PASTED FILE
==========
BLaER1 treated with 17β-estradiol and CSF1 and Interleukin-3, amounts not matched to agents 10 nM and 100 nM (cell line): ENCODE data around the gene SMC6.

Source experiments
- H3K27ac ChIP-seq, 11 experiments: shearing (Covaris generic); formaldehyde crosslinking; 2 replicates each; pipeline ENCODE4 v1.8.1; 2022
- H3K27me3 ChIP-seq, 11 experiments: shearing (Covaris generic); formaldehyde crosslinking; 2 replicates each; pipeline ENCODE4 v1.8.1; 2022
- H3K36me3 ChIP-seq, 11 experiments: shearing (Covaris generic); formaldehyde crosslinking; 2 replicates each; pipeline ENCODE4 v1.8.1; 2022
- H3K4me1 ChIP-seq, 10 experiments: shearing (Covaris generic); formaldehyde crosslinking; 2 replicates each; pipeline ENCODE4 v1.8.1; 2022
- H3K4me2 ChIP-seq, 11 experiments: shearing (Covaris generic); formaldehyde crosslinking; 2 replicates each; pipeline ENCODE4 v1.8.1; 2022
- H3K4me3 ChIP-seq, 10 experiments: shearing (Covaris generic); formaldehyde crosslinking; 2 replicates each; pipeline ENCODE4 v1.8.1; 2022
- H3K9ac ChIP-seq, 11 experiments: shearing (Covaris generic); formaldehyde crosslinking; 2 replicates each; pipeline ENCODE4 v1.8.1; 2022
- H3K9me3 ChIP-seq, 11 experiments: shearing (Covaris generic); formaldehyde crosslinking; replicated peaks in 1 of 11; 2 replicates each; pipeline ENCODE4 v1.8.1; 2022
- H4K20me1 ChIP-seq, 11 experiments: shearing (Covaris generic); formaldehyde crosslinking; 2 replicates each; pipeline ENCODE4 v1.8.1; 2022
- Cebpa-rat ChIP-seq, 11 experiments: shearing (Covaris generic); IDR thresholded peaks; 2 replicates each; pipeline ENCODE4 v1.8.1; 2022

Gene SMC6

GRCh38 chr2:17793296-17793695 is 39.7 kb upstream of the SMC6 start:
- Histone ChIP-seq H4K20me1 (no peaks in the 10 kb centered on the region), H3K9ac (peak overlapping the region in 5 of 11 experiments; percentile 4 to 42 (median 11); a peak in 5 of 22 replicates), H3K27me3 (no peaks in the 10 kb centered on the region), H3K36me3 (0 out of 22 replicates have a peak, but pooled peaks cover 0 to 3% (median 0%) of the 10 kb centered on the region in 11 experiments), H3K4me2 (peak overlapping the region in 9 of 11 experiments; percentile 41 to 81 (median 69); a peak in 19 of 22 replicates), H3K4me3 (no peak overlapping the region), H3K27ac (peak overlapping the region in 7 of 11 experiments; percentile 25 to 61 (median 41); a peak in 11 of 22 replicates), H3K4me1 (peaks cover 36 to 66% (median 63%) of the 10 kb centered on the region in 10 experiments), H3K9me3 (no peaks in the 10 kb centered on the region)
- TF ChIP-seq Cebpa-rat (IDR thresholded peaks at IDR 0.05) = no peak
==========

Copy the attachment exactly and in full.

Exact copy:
BLaER1 treated with 17β-estradiol and CSF1 and Interleukin-3, amounts not matched to agents 10 nM and 100 nM (cell line): ENCODE data around the gene SMC6.

Source experiments
- H3K27ac ChIP-seq, 11 experiments: shearing (Covaris generic); formaldehyde crosslinking; 2 replicates each; pipeline ENCODE4 v1.8.1; 2022
- H3K27me3 ChIP-seq, 11 experiments: shearing (Covaris generic); formaldehyde crosslinking; 2 replicates each; pipeline ENCODE4 v1.8.1; 2022
- H3K36me3 ChIP-seq, 11 experiments: shearing (Covaris generic); formaldehyde crosslinking; 2 replicates each; pipeline ENCODE4 v1.8.1; 2022
- H3K4me1 ChIP-seq, 10 experiments: shearing (Covaris generic); formaldehyde crosslinking; 2 replicates each; pipeline ENCODE4 v1.8.1; 2022
- H3K4me2 ChIP-seq, 11 experiments: shearing (Covaris generic); formaldehyde crosslinking; 2 replicates each; pipeline ENCODE4 v1.8.1; 2022
- H3K4me3 ChIP-seq, 10 experiments: shearing (Covaris generic); formaldehyde crosslinking; 2 replicates each; pipeline ENCODE4 v1.8.1; 2022
- H3K9ac ChIP-seq, 11 experiments: shearing (Covaris generic); formaldehyde crosslinking; 2 replicates each; pipeline ENCODE4 v1.8.1; 2022
- H3K9me3 ChIP-seq, 11 experiments: shearing (Covaris generic); formaldehyde crosslinking; replicated peaks in 1 of 11; 2 replicates each; pipeline ENCODE4 v1.8.1; 2022
- H4K20me1 ChIP-seq, 11 experiments: shearing (Covaris generic); formaldehyde crosslinking; 2 replicates each; pipeline ENCODE4 v1.8.1; 2022
- Cebpa-rat ChIP-seq, 11 experiments: shearing (Covaris generic); IDR thresholded peaks; 2 replicates each; pipeline ENCODE4 v1.8.1; 2022

Gene SMC6

GRCh38 chr2:17793296-17793695 is 39.7 kb upstream of the SMC6 start:
- Histone ChIP-seq H4K20me1 (no peaks in the 10 kb centered on the region), H3K9ac (peak overlapping the region in 5 of 11 experiments; percentile 4 to 42 (median 11); a peak in 5 of 22 replicates), H3K27me3 (no peaks in the 10 kb centered on the region), H3K36me3 (0 out of 22 replicates have a peak, but pooled peaks cover 0 to 3% (median 0%) of the 10 kb centered on the region in 11 experiments), H3K4me2 (peak overlapping the region in 9 of 11 experiments; percentile 41 to 81 (median 69); a peak in 19 of 22 replicates), H3K4me3 (no peak overlapping the region), H3K27ac (peak overlapping the region in 7 of 11 experiments; percentile 25 to 61 (median 41); a peak in 11 of 22 replicates), H3K4me1 (peaks cover 36 to 66% (median 63%) of the 10 kb centered on the region in 10 experiments), H3K9me3 (no peaks in the 10 kb centered on the region)
- TF ChIP-seq Cebpa-rat (IDR thresholded peaks at IDR 0.05) = no peak